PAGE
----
# What Is Magnetization Curve?

Hysteresis Loop, also known as Magnetization Curve, is a curve or loop plotted on B-H coordinates that displays the variation in magnetization of a ferromagnetic material when subjected to a periodically reversing magnetic field.

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## Non-Magnetic Materials

It has been found that the density of flux has no effect on the reluctance of non-magnetic materials. The magnetic flux () and flux density (B) are proportional to the magnetic field strength (H) and the magnetic moment (IN), respectively.

The graph of B versus H for non-magnetic materials will be a straight line because B varies directly with H.

## Magnetic Materials

A curve can be seen when the B values are plotted against the H values for a magnetic material. The data for the iron sample are shown in Table 1.

Table 1 Magnetization Curve for a Magnetic Material

Figure 1 depicts a graph drawn from these data. Since B values are plotted against H values, the graph is called a B/H curve or magnetization curve. These curves are frequently employed in the evaluation of magnetic properties of various materials.

## Magnetic Saturation

When the magnetizing force (H) is low, a small increase in H results in a large increase in the flux density (B), as shown in the B/H curve in Figure 1. (B). The steeply sloping part of the curve illustrates this point.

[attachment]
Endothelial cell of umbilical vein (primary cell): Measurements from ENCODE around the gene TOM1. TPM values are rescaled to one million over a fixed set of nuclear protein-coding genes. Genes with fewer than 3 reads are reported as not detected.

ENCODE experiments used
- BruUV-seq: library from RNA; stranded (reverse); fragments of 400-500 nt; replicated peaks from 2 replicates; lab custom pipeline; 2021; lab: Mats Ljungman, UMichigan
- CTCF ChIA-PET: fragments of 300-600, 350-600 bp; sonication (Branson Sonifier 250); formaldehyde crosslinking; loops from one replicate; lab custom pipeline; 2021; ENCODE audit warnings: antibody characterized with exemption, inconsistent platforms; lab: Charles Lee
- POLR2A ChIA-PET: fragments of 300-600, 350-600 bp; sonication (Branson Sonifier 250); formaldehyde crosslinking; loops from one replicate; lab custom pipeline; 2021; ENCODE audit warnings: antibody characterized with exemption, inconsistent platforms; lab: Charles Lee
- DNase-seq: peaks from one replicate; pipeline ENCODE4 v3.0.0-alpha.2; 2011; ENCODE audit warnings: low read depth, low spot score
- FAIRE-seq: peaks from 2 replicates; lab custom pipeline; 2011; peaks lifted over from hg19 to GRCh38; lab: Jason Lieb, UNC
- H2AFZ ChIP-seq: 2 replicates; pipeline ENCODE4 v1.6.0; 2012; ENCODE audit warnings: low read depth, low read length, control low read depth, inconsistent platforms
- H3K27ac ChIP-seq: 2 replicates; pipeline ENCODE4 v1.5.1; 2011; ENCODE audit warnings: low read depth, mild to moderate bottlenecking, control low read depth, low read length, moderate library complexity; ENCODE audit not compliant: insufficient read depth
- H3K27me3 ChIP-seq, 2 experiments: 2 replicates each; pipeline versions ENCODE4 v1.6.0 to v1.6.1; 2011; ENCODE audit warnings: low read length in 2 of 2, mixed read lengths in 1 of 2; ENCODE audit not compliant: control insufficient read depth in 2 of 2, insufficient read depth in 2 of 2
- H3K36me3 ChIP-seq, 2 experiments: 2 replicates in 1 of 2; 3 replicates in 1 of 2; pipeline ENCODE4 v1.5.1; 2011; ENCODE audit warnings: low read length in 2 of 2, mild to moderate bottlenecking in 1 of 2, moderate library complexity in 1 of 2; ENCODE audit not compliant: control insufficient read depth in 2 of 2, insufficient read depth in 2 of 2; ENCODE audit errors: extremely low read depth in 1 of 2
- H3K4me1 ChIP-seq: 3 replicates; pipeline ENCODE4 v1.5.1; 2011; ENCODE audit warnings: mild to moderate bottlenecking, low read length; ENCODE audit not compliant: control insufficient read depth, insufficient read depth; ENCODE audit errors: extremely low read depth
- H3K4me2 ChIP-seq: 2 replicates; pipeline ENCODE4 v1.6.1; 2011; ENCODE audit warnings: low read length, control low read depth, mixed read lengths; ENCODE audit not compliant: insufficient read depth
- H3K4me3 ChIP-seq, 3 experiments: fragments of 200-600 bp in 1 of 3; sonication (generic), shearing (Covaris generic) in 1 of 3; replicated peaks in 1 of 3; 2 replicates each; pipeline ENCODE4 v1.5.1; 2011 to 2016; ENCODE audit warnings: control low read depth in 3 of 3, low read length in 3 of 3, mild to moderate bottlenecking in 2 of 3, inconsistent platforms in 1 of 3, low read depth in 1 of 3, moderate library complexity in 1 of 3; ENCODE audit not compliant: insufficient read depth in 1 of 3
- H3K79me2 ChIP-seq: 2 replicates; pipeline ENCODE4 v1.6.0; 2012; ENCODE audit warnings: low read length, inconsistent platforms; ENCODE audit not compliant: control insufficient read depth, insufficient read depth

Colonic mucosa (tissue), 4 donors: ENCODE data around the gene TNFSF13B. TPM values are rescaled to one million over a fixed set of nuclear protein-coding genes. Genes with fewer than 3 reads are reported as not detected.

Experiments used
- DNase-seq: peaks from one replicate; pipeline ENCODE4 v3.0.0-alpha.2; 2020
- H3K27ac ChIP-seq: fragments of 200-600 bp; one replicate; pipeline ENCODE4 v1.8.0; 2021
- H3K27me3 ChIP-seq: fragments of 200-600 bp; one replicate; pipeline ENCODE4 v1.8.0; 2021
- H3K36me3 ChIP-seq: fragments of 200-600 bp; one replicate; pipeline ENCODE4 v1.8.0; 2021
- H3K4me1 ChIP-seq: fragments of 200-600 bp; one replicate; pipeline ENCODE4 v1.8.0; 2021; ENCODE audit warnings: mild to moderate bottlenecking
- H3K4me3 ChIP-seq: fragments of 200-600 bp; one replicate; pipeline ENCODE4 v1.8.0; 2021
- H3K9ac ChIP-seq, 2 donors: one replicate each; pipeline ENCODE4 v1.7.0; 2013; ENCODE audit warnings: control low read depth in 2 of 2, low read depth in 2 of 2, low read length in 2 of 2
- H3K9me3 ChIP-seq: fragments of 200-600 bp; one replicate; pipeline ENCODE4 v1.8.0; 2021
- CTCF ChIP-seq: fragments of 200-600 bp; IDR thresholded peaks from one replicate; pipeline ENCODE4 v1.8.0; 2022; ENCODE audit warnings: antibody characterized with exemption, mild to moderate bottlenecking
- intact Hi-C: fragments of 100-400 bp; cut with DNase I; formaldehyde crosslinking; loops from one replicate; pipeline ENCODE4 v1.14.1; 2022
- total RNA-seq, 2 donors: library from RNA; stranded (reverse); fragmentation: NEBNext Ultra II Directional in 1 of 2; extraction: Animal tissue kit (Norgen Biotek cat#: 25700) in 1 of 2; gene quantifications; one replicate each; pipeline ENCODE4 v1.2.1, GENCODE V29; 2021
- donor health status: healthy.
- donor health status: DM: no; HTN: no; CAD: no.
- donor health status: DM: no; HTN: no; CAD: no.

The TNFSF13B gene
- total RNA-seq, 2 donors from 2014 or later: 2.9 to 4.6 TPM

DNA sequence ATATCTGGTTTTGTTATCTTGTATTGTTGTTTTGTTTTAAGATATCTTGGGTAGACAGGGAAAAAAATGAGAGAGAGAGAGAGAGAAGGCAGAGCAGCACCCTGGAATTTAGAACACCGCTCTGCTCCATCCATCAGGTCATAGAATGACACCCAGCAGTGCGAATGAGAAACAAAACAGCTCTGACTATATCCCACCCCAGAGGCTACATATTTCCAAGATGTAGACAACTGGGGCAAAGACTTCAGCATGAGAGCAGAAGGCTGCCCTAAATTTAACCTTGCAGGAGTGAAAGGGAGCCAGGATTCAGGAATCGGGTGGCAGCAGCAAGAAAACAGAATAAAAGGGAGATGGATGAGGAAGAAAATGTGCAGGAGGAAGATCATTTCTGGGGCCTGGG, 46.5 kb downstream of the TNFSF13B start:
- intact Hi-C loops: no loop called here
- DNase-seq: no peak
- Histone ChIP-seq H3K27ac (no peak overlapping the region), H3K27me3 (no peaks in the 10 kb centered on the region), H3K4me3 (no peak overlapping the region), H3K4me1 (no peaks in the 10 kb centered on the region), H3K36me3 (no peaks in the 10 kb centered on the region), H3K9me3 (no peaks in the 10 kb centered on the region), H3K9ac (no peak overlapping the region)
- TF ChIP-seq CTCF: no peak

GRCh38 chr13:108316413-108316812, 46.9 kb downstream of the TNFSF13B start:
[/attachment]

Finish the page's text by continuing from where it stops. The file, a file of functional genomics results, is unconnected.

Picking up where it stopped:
It can be seen that as both H and B grow larger, the effect of H on B becomes smaller and smaller. As H is increased to its maximum value, H3, only a marginal increase (from B2 to B3) is produced. The flux density decreases as magnetization approaches 2000 A T/ m. Saturation of the magnetic field is evidenced by this.

At a flux density close to the middle of the ‘knee’ of the B/H curve, it is said that saturation occurs. Magnetizing steel past its magnetic saturation point is impractical from a cost perspective. There is no point in increasing the magnetizing current if it only increases the flux density by a small amount because that is a waste of electrical power.

Different flux densities have different effects on the permeability of ferromagnetic materials. By solving the basic magnetic equation, we can show that for a given flux density, permeability (μ) is equal to the ratio B/H.

Iron typical B and H values can be found in Table 1. Permeability can be determined for any given flux density and magnetizing force in this way. Table 1 columns 3 and 4 show the calculated values for and r based on the given values for B and H.

Figure 1 shows the r/H curve calculated by plotting r values against H values. According to the graph, the permeability curve sharply increases to a peak. At this maximum permeability point, the curve drops off sharply. The permeability decreases as H is increased past the point of magnetic saturation.

## Comparison of B/H Magnetization Curves

Magnetic susceptibility curves for silicon steel, cast steel, and cast iron are shown in Figure 2.